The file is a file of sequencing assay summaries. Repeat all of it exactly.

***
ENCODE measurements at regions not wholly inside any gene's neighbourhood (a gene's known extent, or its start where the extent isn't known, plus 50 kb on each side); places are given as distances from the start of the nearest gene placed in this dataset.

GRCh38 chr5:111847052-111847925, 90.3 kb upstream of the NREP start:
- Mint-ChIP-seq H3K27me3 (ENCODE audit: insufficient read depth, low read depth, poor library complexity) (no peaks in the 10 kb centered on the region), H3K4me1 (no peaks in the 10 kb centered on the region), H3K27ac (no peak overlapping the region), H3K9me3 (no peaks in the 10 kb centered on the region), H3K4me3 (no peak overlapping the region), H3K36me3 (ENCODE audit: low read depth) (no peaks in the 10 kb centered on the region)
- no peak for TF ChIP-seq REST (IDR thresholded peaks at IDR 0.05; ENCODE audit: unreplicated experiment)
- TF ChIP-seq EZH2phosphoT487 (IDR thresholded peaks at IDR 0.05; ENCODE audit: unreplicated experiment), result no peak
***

ENCODE measurements at regions not wholly inside any gene's neighbourhood (a gene's known extent, or its start where the extent isn't known, plus 50 kb on each side); places are given as distances from the start of the nearest gene placed in this dataset.

GRCh38 chr5:111847052-111847925, 90.3 kb upstream of the NREP start:
- Mint-ChIP-seq H3K27me3 (ENCODE audit: insufficient read depth, low read depth, poor library complexity) (no peaks in the 10 kb centered on the region), H3K4me1 (no peaks in the 10 kb centered on the region), H3K27ac (no peak overlapping the region), H3K9me3 (no peaks in the 10 kb centered on the region), H3K4me3 (no peak overlapping the region), H3K36me3 (ENCODE audit: low read depth) (no peaks in the 10 kb centered on the region)
- no peak for TF ChIP-seq REST (IDR thresholded peaks at IDR 0.05; ENCODE audit: unreplicated experiment)
- TF ChIP-seq EZH2phosphoT487 (IDR thresholded peaks at IDR 0.05; ENCODE audit: unreplicated experiment), result no peak